Real Time Risk Analysis

Previously, insurance companies were depending primarily on historical data for actuarial calculations. Now, big data insurance firms can access new data sources in real time. Because of this, they are now able to be more responsive in a highly volatile risk environment.  

Earlier, climate data used to be relatively stable so that insurer did not have to monitor it on a regular basis.  Today, the climate is changing regularly and insurance companies need to monitor these changes to predict  future trends.  

Insurance companies can also update weather information by collecting data from countless environmental sensors to understand wind speed, barometric pressure, temperature and changes in the jet stream.

The connected car is transforming the way firms view automotive insurance. Vehicles send data about driving behavior to servers in real time, detailing everything from their speed, acceleration, location, braking and time of day.  In the next few years, vehicles will be able to communicate the road conditions on a real-time basis.  This data will be incredibly valuable to big data insurance firms as they will be able to make real-time decisions that manage risk. In fact, they can use telematics and automated-driving technology to advise drivers on the least dangerous route to take.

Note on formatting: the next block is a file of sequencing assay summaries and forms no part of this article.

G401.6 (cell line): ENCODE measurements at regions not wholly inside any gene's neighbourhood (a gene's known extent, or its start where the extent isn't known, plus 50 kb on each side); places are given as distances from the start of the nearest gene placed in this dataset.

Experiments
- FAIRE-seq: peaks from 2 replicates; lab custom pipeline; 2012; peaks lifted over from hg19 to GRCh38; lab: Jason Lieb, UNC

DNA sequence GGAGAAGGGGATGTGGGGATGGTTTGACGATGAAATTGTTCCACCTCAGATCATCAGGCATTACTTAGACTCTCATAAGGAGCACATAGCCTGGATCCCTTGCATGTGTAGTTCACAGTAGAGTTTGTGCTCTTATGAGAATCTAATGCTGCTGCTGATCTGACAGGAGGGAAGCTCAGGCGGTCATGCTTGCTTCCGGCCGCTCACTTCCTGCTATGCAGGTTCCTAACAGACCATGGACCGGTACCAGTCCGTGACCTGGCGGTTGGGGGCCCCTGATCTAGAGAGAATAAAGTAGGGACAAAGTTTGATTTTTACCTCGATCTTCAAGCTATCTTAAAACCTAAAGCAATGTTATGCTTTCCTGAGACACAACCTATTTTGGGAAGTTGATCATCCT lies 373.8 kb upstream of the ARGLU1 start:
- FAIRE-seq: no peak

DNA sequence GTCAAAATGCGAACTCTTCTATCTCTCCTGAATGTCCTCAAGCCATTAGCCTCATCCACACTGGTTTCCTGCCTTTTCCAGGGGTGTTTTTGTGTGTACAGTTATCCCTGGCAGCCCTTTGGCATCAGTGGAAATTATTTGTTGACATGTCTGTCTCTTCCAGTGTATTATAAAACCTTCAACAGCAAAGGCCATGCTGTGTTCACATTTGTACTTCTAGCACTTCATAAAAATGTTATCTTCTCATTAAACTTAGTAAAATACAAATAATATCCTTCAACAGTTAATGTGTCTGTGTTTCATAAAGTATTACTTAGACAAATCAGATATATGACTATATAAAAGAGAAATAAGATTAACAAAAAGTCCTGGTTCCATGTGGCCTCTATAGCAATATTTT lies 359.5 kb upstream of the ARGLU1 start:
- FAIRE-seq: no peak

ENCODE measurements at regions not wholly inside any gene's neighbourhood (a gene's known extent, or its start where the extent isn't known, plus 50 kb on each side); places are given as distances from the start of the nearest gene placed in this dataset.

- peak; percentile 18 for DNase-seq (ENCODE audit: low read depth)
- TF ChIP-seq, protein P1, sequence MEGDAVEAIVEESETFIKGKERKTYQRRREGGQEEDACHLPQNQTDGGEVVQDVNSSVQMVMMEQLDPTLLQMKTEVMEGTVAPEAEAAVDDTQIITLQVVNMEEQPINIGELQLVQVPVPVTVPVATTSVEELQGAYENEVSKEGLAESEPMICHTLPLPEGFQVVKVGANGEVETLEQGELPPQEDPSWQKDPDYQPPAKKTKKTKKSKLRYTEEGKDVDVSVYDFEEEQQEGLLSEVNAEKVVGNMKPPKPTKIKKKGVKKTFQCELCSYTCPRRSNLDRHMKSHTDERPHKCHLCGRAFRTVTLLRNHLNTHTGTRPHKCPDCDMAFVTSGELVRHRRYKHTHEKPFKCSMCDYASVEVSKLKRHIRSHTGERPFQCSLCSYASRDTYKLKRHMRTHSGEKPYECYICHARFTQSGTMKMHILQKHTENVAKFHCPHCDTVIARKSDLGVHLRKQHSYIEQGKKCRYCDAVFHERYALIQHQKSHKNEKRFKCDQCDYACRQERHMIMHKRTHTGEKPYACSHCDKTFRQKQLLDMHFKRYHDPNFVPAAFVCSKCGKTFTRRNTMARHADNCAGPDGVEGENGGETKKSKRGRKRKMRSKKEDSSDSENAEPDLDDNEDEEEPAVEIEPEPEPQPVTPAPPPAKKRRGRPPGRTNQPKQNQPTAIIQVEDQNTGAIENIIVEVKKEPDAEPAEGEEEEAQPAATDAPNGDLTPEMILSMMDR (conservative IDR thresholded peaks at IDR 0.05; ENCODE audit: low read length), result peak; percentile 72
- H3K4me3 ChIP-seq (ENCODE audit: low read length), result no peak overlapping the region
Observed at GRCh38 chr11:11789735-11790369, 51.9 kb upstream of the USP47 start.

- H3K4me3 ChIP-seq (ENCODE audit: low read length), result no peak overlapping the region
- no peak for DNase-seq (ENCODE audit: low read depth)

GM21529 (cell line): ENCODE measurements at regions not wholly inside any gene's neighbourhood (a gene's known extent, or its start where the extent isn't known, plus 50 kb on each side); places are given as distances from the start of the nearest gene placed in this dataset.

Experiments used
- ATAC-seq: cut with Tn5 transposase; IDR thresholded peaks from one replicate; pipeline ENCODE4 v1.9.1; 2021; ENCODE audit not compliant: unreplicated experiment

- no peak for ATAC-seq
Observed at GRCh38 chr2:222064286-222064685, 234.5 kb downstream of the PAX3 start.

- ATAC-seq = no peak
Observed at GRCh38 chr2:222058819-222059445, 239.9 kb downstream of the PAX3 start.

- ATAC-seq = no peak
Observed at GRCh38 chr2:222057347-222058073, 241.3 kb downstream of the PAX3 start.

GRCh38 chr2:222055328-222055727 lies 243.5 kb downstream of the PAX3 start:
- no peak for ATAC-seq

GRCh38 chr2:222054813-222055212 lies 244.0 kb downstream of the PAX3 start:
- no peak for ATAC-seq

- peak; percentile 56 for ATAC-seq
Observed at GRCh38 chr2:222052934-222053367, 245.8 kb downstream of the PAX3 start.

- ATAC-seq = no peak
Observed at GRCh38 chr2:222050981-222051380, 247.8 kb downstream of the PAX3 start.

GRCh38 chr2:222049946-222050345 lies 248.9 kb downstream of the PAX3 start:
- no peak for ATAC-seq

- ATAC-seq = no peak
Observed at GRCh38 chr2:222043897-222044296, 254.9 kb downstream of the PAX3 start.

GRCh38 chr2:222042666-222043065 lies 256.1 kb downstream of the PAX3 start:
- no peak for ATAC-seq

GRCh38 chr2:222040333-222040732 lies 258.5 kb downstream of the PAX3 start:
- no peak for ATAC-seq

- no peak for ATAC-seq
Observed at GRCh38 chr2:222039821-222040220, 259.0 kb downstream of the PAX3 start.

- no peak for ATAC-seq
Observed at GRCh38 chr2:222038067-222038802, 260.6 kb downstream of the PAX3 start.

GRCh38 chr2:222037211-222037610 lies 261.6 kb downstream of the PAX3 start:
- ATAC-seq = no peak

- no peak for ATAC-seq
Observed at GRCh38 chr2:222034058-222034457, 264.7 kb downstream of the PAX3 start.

Big data and data science are already revolutionizing the insurance sector. For example, Ford’s Driver Score app tracks driving behavior.  The app uses machine learning algorithms to interpret data from the vehicle. The algorithms learn more once it gets more data.  Drivers also get daily scores based on their behavior.  They can use the app’s Discount Zone feature to share their driving data with insurance carriers based on which they can receive personalized quotes.